In the modern world that encourages body positivity and self-expression, using all body art in the form of tattoos and piercings have become increasingly popular and the popularity is on a steady incline.
A lot of people amongst all age groups, race and class are getting one part of their body pierced. These body parts are outside the traditional ear piercings females get as infants. They include additional ear piercings and piercings on the nose, tongue, lip, etc.
Nose piercings have particularly garnered a lot of participants because of its location and its ability to improve the uniqueness and beauty of the face without causing too much inconvenience.
As much as a lot of people want to join this rising trend, they however, are held back because of the fear of pain, infections and other safety concerns. These fears are completely valid but are often disproportionate to the actual amount of pain felt and risk of infections.
That being said, It is the responsibility of the professional carrying out the piercings to make sure that you get the best results while allaying most or all the pain, fears and other safety concerns by practicing proper infection and pain control protocols.
Types of nose piercings based on their specific locations
There are three common types of nose piercings,each denoted by the specific part of the nose that’s receiving the needle. They are:
- The nostril
- The septum
- The high-nostril
How bad do nose (nostril and septum) piercing hurt?
The thought of a needle going through and through the skin of the nose is one that would make even the bravest individuals shirk, unless they’re properly experienced at getting body piercings.
The good news is that when performed by a professional, the nose piercings are not that painful. The pain is commonly described by its comparison to getting your eyebrows waxed or getting a shot.
The pain is mild in sharpness and pressure and is over before you even know it.
The overall pain you experience depends on a couple of factors like your natural pain threshold.
This is proven by the fact that individuals with lower thresholds would experience more pain than those with a higher threshold when exposed to the same levels of pain.
Another important factor affecting the amount of pain felt during nose piercings is the part of the nose that is getting pierced.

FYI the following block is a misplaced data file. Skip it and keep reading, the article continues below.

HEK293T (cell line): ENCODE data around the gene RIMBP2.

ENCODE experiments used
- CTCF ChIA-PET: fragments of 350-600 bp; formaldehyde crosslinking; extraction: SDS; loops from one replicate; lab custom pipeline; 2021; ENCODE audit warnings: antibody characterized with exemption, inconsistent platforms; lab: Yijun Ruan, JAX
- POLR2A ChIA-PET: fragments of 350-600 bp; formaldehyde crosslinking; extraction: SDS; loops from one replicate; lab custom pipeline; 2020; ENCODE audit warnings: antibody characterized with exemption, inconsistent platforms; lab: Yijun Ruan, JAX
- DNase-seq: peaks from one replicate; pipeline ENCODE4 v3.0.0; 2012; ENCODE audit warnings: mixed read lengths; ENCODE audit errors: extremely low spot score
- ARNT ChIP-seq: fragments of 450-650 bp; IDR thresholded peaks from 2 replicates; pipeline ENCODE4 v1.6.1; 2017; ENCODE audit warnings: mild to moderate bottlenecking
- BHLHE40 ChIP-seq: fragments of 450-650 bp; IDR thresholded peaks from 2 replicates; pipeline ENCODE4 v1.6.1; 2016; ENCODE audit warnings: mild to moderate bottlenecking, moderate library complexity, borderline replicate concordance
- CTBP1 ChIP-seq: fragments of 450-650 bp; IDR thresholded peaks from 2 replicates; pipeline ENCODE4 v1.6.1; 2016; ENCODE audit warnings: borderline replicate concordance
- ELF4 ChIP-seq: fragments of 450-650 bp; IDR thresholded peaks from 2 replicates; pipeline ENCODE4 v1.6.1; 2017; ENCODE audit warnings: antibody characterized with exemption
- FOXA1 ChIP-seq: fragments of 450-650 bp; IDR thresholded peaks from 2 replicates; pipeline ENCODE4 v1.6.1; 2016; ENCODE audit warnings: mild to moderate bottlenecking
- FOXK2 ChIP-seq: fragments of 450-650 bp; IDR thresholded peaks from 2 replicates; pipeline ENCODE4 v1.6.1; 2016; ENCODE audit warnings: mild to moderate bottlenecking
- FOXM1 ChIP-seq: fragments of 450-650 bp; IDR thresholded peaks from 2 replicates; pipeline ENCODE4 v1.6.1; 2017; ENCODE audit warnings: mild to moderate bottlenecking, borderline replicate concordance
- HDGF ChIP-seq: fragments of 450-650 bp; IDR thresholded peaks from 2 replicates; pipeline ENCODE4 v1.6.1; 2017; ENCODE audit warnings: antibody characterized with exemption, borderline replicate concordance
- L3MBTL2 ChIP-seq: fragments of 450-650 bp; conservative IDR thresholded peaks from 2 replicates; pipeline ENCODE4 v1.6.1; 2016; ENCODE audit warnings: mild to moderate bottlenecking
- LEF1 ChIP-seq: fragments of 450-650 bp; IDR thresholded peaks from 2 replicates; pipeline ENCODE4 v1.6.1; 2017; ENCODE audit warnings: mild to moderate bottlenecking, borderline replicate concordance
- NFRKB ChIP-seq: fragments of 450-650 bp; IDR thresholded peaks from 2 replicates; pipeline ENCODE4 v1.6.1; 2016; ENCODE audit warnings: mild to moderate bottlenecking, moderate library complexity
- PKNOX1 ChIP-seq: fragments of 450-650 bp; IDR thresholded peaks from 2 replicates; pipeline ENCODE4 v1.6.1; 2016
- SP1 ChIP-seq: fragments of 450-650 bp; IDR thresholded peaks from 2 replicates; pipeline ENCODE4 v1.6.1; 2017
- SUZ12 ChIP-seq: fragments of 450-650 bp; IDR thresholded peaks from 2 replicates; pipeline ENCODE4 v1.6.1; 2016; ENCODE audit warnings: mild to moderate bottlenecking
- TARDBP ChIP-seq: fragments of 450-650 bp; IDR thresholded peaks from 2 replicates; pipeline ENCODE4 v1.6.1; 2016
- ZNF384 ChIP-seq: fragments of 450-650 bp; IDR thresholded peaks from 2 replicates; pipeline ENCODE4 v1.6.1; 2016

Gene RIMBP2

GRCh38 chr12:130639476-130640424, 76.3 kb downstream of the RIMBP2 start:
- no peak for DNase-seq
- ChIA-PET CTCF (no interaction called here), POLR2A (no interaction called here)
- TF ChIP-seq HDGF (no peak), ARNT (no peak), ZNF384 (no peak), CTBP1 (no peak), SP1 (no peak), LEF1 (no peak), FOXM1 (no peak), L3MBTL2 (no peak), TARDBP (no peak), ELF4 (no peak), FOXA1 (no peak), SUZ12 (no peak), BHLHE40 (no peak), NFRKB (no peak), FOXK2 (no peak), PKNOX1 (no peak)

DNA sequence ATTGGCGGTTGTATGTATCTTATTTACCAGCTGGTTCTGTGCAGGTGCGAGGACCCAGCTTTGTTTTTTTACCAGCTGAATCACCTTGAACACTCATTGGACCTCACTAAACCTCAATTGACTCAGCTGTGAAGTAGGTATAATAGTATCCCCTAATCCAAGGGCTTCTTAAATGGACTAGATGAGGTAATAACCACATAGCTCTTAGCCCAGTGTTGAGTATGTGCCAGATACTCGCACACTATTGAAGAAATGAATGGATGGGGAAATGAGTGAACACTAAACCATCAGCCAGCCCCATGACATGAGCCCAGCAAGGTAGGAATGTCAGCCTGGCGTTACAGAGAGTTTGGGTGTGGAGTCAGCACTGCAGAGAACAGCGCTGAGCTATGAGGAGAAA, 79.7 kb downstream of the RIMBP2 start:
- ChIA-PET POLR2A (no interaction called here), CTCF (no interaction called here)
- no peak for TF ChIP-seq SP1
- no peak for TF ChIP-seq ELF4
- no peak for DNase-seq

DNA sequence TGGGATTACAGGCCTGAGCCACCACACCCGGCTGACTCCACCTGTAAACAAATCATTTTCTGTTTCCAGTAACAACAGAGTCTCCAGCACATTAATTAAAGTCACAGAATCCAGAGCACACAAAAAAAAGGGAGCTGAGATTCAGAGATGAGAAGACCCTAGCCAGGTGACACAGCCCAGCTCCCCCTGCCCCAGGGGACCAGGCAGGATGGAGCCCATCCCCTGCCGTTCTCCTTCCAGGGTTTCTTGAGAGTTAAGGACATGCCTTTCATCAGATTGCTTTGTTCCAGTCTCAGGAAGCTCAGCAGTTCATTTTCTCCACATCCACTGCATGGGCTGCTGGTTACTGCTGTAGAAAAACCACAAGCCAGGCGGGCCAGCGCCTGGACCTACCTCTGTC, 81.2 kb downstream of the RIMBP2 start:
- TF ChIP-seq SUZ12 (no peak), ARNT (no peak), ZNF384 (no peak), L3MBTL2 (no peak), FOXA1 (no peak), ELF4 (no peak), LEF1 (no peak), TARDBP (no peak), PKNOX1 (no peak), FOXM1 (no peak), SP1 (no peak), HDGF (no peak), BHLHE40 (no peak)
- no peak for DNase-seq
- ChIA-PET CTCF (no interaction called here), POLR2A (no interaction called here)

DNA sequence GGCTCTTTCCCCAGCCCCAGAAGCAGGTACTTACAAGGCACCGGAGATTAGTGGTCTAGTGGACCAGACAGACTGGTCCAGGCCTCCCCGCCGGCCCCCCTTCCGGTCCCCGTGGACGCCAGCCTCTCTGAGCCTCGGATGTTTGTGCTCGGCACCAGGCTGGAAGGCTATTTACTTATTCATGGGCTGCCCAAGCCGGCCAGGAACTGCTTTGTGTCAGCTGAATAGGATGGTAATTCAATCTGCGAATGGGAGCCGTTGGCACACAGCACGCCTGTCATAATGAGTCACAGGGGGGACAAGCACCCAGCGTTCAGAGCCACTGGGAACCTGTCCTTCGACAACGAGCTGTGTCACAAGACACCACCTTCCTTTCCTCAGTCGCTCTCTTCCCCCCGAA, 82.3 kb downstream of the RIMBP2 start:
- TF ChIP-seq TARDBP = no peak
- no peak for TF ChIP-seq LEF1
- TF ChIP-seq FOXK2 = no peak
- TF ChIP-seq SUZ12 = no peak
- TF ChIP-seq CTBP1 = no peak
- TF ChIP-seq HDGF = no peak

A septum piercing generally hurts more, but heals faster than the nostril because of its thin nature and a higher nerve and blood supply.
High nostril piercings may hurt less but take longer to heal because the skin there is a lot thicker than that of the septum and lower nostrils.
You may also experience mild pain and swelling after getting this piercing, so it is generally recommended for individuals who are experienced in proper piercing aftercare.
This brings us to another important factor that affects the pain levels of a nose piercing. This is proper hygiene and aftercare. The piercer must follow infection control proceedings like sterilization of equipment and disinfection of skin before carrying out the piercing.
After the procedure, the piercer should give detailed aftercare instructions and you, the client should adhere to these strictly because, if the wound gets infected, it would cause more pain and increase the healing time.
Which hurts more, the needle or the gun for nose piercings
It may be difficult to decide over a needle and piercing gun before you get your piercing. It’s easy to want to choose a piercing gun over a needle because it seems faster, more affordable and more convenient.
But a piercing needle is preferred to a piercing gun, for a lot of reasons. The most obvious ones being that needles are generally cleaner, less painful and more accurate than guns.
What can you do to reduce the pain?
You would be delighted to know that in addition to nose piercings not being all that painful, the little pain that you should’ve felt can be further reduced by the use of pain control methods.
They range from crude methods such as the use of ice to numb the area to more modern medical methods like the use of rapidly acting topical anesthetics.
Using ice cubes to freeze up your nose
If you’re based in areas that experience harsh winters or have at least put your hands in a freezer for extended periods, you know that the tips of your fingers, toes and nose start to get numb after a while.
This is because the freezing cold slows down nerve transmission in the terminal nerve endings found in these locations. This same principle is applied in the use of ice cubes to numb up your nose, but in a safer and more controlled environment.
Ensure you wrap up the ice cubes in a paper towel before attempting to place them on your skin to avoid some forms of nerve damage.